We talked in my previous post about the crucial role of finance and risk in helping banks move toward an Everyday Bank vision. Eliminating silos is a mandatory first step toward building a flexible, responsive approach to finance and risk.
But it is far from the only step.
As technology drives more and more online interaction—particularly through social media vehicles—banks are exposed. One tweet could blossom into a disaster, literally within minutes.
Social media is only one aspect of reputational risk management. Risk Management magazine offers good insight into the fundamentals of managing reputational risk. But it’s the rapidity and the ever-presence of social vehicles that makes reputational risk a top challenge for banks when it comes to social media.
Our report on Remaking Finance and Risk for the Everyday Bank cites specific concerns for banks and financial enterprises:
- Information explosion: When banks tap more data to build more insights and provide better service, they open the door to privacy and cybercrime risks. Strict governance and other safeguards are necessary to manage big data.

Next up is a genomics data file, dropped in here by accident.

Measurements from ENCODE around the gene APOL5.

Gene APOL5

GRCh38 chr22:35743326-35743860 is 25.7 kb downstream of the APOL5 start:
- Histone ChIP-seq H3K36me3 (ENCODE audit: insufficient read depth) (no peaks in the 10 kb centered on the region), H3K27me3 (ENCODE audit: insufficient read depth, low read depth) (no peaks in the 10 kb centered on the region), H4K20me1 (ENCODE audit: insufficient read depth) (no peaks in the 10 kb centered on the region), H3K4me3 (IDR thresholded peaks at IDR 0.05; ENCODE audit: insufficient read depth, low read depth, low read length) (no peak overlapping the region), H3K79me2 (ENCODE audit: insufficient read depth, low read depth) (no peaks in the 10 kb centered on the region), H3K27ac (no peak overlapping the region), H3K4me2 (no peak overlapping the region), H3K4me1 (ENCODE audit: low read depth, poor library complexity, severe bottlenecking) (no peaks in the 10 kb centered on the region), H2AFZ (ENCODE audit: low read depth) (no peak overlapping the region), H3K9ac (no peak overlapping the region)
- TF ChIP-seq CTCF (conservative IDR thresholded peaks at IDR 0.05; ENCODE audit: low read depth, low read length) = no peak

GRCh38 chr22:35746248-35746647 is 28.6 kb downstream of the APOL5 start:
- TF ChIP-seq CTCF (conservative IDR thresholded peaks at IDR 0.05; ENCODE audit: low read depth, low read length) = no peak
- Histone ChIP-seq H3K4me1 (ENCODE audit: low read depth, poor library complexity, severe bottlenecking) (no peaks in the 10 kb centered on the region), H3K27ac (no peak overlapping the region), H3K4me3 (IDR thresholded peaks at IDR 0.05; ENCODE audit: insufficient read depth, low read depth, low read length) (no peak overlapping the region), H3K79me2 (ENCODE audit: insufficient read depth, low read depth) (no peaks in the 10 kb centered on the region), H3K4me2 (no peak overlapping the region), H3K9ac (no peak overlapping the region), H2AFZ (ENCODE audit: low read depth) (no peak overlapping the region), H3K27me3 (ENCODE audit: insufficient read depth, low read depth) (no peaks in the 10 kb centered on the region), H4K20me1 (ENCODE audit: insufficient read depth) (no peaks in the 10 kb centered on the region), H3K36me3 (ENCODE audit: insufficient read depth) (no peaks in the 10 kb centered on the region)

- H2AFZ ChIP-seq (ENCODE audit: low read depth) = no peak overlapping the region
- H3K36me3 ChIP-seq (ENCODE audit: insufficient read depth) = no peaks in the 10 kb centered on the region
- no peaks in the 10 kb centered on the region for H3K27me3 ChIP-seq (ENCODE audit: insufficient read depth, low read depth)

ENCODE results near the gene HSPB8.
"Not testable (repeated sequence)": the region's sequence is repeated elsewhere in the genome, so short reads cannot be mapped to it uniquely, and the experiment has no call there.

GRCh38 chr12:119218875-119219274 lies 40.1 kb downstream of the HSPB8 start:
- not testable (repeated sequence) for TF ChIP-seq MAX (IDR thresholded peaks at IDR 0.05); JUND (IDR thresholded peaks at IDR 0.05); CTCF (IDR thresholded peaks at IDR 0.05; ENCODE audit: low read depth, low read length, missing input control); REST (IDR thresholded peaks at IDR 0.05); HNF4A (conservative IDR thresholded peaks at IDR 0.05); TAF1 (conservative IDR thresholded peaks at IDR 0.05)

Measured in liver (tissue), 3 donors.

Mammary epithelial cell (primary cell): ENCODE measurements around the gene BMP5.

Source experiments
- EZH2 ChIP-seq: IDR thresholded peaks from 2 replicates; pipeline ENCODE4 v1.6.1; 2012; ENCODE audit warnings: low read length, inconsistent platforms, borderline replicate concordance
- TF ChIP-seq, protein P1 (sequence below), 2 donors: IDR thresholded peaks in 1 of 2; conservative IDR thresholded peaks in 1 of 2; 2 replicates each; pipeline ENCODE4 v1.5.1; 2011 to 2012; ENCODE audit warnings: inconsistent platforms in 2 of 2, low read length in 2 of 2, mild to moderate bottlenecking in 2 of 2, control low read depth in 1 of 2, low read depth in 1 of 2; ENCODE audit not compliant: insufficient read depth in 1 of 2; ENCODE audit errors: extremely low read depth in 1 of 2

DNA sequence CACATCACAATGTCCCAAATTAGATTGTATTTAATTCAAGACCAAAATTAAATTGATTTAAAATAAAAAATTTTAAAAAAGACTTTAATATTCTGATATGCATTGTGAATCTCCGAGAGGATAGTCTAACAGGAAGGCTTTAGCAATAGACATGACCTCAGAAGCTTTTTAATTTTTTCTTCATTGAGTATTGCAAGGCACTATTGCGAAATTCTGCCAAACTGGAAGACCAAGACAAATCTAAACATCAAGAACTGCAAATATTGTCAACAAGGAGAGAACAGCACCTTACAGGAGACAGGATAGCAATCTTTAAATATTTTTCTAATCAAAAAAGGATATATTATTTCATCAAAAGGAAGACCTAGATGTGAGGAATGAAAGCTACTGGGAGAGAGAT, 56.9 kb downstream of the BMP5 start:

- Mass audience: People are more connected than ever thanks to social media; many individuals have vast audiences to which they can send Facebook posts, tweets, Instagrams or Kiks. As I’ve pointed out, one negative post can unleash a PR disaster. Digital monitoring systems can help banks keep on top of social media content, particularly when they are connected to provide an integrated, real-time snapshot.
- Virtual banking: Banking is less about brick and mortar these days, and more about moving money electronically. Open computing means banks need to dramatically beef up their IT and security systems to protect data.
Financial services businesses aren’t taking the challenge lying down. WallStreet & Technology notes banks are faster than other industries to address social media challenges—and their solutions are higher on the maturity curve as well.
Our report suggests providers cultivate a new competency around rapidly identifying problems—anywhere across the reputational risk spectrum—and devising immediate solutions.
The study suggests reputational risk management is both a challenge and an opportunity. Ninety-five C-level executives responding to our survey believe the risk organization is vital to managing reputation—but only 30 percent say they have the right capabilities. Sounds like CFOs and CROs should begin cultivating this expertise.
My next post will look at building dynamic-responder capabilities in the integrated finance and risk function.